Last week, we found Kevin (Justin Theroux) lifeless at the end of the episode after drinking poison with the hope that he could travel to the afterlife and battle his demon, Patti (Ann Dowd), to vanquish her. This episode picks up with Kevin in a whole new world. Here are the most mind-bending moments from last night's episode, titled "International Assassin."
The hotel is its own nameless character in the episode, but is really meant to imply that Kevin's stay there, just like his life, is only temporary. The fact that he tries to tip the flower delivery man but only has Euros in his wallet is symbolic of Kevin not having the right "currency" to buy control over the temporal nature of things. Whether or not this is his real life or a dream, it's all out of Kevin's control.
This quote by ancient Greek philosopher Epictetus was written on Kevin's hotel closet door. Inside the closet, Kevin finds a police uniform, an all-white outfit and a James Bond-ish suit. He puts on the suit. The quote is important because Epictetus believed that fate controlled our lives, but humans controlled their own actions. This implies that our own actions are the most important thing in our lives, giving us great power. It is the hope that Kevin needs to be the "assassin" and kill Patti.
One moment, a 9-year girl is standing on the edge of the hotel pool; the next, she's floating face-down. Kevin rescues her, but it's only when a man returns for her that we learn she is not well cared for. Of course, we later realize that she is a young Patti and the man is Patti's husband, who cheated on her with women who pooped on his chest.
The TV in Kevin's hotel room turned on and off on its own, giving us a window into Kevin's unconscious mind (or perhaps conscious mind, depending on what you think is actually happening). Kevin sees his own father (Scott Glenn), who's dealt with his own mental illness, in the TV, getting high with Australian Aborigines who are lighting fires. The Aborigines are significant because of their creation philosophy, called The Dreamtime, which implies that a person's entire ancestry exists as one, combining the past, present and future into one concept. This would suggest that Kevin is his father, as well as his children, all at once and cannot escape their shared experience.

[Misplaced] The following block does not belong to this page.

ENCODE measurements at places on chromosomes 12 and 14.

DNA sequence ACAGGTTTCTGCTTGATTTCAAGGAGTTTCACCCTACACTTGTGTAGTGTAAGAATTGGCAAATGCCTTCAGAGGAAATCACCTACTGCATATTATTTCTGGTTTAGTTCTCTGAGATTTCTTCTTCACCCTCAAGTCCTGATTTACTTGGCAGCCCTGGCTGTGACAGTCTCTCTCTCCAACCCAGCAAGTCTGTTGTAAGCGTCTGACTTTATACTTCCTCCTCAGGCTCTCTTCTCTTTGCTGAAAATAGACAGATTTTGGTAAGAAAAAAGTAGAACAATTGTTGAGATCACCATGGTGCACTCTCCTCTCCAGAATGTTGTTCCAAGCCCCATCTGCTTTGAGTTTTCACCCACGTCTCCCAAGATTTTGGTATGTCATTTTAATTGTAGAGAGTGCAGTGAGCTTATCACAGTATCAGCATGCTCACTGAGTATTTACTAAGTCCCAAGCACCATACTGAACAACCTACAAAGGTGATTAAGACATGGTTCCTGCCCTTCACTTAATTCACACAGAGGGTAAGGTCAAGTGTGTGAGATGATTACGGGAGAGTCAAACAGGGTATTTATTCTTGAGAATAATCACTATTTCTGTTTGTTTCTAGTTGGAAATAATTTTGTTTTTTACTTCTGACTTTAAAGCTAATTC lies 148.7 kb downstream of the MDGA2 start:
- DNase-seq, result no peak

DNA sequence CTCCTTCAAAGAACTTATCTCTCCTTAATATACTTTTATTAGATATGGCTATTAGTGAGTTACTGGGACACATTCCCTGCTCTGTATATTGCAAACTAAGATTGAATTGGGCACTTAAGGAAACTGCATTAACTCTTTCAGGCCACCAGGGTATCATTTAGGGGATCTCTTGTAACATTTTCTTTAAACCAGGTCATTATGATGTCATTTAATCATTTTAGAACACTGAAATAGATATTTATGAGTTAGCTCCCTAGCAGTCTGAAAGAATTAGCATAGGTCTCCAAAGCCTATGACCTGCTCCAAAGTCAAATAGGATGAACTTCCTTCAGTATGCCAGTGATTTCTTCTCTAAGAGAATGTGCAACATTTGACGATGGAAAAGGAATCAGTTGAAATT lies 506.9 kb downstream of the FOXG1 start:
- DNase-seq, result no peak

Kevin is told by Virgil (Steven Williams), now the hotel concierge, not to drink any water because it's dangerous. This is the antithesis of the "miracle water" from Jardin that people are so eager to purchase and drink, hoping that it will keep them from being extracted from Earth. Water has long taken on spiritual meaning in Christianity, from baptism to Catholic holy water. When Kevin first wakes up in his hotel room, there are four bottles of water on the table, as if to imply that he should drink the water — there's plenty of it. Of course, humans need water to live, so by not drinking it, he's going against nature, but also taking control of his life.
Having just seen Mockingjay — Part 2, we couldn't help but think how this bird, with its strange tweeting sounds, seemed like some perversion of nature. But we can't ignore the dead birds that were buried by Erika (Regina King) and then came back to life. Stuck inside the hotel lobby, the bird becomes a metaphor for Kevin, who is stuck in his own madness. While it was disturbing to see the bird be crushed by Virgil, its death releases Kevin from his sickness.
Patti is a candidate for president and Kevin, as the international assassin, must stop her from being elected. Basically, this means Patti is fighting to gain complete control over Kevin's mind. If she wins, she'll be in charge of him. So why isn't it enough to just kill her when he shoots her in the hotel room?
Probably the most disturbing moment is when Kevin has to throw Patti as a little girl into the well. She asks if he's going to drop her or push her. His anguish is palpable. He's clearly starting to have empathy for the neglected little girl who would grow up to start a cult of silent smokers and be responsible for his wife leaving him. But he has to kill little girl Patti because he needs to go against his own instincts and commit an act that will only benefit himself. There can be no iteration of Patti left alive.
Kevin must take a lie detector test before he's allowed to meet with Patti, the presidential candidate. When he answers a question incorrectly, an aid sprays Windex in his eyes. Windex is used to clean glass, and this action, though painful, is a way to clean away the lies he's been telling himself. When they ask him why they smoke, he finally answers, "To remind us the world ended." Perhaps the point is for him to stop focusing on what has ended and put his focus on what is now beginning.
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